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Amazon boat trips beckon World Cup visitors

Published on NewsOK Modified: June 16, 2014 at 11:21 pm •  Published: June 16, 2014
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MANAUS, Brazil (AP) — Light plays off the Solimoes River, duplicating the verdant canopy of the Amazon rainforest on the water's surface.

The landscape that glides by the Almirante Barbosa is breathtaking, but almost no one aboard the boat pays attention. Nearly all the passengers doze in dozens of hammocks strung from the boat's rafters, lulled to sleep by the rocking motion, the motor's chugging, and the tropical swelter.

Boats like the Almirante Barbosa are the lifeline of Brazil's Amazon region, carrying passengers and staple goods ranging from rice to diapers to remote riverside villages inaccessible any other way.

They're also a great way for World Cup fans in the remote Amazon city of Manaus to make a quick jungle escape between matches.

The lumbering wooden vessels are slow going — the Almirante Barbosa chugs at some 20 kilometers (12 miles) an hour — and trips can stretch out for days or even weeks.

While most tourists opt for speedboats for their jungle journeys, a riverboat day trip can give even World Cup visitors on a tight schedule a taste of authentic Amazonian life.

Carved out of the heart of the world's largest forest where the onyx waters of the Rio Negro and milky tea-hued Solimoes meet to form the immense Amazon, Manaus is host to four matches, including the game between Cameroon and Croatia on Wednesday.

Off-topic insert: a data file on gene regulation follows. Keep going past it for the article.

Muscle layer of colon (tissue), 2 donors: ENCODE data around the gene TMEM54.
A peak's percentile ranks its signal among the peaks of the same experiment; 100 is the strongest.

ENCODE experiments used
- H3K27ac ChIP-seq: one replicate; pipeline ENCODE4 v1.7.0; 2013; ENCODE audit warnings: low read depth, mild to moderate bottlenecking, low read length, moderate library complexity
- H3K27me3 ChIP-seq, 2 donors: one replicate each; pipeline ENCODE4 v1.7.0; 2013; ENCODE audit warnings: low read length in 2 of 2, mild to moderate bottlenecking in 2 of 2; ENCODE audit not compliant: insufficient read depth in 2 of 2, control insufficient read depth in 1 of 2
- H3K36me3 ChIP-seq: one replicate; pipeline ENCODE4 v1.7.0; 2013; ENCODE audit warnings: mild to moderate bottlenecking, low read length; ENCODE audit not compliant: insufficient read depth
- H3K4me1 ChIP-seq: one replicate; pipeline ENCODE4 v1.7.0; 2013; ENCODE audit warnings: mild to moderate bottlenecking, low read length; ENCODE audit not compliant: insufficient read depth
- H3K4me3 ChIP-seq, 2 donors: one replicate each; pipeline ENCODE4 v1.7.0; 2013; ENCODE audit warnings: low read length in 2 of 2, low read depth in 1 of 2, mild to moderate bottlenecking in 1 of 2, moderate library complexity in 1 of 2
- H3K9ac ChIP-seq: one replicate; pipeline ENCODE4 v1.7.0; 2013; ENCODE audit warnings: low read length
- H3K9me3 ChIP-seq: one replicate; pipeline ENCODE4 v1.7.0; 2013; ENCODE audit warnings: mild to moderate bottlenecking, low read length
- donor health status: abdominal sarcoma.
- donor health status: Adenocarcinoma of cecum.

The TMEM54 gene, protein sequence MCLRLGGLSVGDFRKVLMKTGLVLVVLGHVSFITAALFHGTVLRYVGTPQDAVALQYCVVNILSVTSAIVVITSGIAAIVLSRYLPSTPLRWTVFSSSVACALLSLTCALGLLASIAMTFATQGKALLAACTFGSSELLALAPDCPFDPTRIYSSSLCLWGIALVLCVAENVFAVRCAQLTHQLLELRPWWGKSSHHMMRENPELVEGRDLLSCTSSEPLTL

Dozens of boats set sail from Manaus daily for destinations such as Belem, about 1,300 kilometers (800 miles) to the east, or to Sao Gabriel da Cachoiera, 860 kilometers (530 miles) to the west, along the Rio Negro's headwaters near Brazil's border with Colombia.

Around the port, hustlers with loudspeakers announce their vessels' destinations and the various stops they will make along the way. Laborers wearing hats that look like Turkish fezzes jostle up and down the docks with giant loads atop their heads, the hats' flat surfaces helping balance impressive loads — sacks of beans and sugar, giant bunches of bananas, six-packs of beer.

 Manacapuru, about 79 kilometers (49 miles) up the Solimoes from Manaus, is among the best destinations for an easy day trip — and a ticket that's just $11. There's not much to see in the town itself, but the six-hour voyage is stunning. Plus, Manacapuru is among a few destinations easily accessible by car, and a $65 cab ride gets day-trippers back to the city in an hour.

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